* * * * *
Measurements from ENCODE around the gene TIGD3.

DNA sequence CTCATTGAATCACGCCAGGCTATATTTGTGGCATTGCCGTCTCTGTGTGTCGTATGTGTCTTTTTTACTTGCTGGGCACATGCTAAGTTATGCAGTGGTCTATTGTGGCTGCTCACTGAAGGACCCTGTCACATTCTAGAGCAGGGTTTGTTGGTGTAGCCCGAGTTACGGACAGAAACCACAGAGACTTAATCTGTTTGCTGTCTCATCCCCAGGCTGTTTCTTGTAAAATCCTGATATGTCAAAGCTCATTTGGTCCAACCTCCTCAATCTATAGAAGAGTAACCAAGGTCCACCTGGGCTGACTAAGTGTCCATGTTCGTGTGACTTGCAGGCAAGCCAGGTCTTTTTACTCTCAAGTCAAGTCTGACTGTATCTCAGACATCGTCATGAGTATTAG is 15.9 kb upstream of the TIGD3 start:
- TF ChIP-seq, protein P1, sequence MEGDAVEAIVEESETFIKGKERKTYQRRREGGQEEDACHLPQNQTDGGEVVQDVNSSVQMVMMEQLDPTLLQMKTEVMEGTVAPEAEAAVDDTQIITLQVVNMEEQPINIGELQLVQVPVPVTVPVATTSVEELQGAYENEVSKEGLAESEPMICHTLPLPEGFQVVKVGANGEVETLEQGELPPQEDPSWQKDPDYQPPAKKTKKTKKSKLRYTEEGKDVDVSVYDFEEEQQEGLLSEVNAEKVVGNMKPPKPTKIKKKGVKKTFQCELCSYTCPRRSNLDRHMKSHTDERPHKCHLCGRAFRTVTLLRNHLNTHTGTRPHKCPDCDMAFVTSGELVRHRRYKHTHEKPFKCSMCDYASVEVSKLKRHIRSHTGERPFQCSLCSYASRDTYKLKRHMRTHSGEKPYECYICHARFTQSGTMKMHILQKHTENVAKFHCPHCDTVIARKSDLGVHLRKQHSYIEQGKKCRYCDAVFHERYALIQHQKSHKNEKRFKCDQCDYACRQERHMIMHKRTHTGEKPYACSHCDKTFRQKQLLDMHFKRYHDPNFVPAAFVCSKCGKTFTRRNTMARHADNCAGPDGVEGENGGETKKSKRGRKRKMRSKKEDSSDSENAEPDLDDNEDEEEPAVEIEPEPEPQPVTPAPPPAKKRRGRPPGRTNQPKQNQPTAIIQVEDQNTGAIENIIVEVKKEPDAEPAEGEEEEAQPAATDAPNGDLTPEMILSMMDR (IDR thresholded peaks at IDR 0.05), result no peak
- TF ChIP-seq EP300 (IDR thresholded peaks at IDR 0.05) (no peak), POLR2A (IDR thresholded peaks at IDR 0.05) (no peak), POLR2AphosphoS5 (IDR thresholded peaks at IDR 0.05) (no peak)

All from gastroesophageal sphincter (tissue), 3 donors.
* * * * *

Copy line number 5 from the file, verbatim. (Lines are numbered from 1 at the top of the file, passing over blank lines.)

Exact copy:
All from gastroesophageal sphincter (tissue), 3 donors.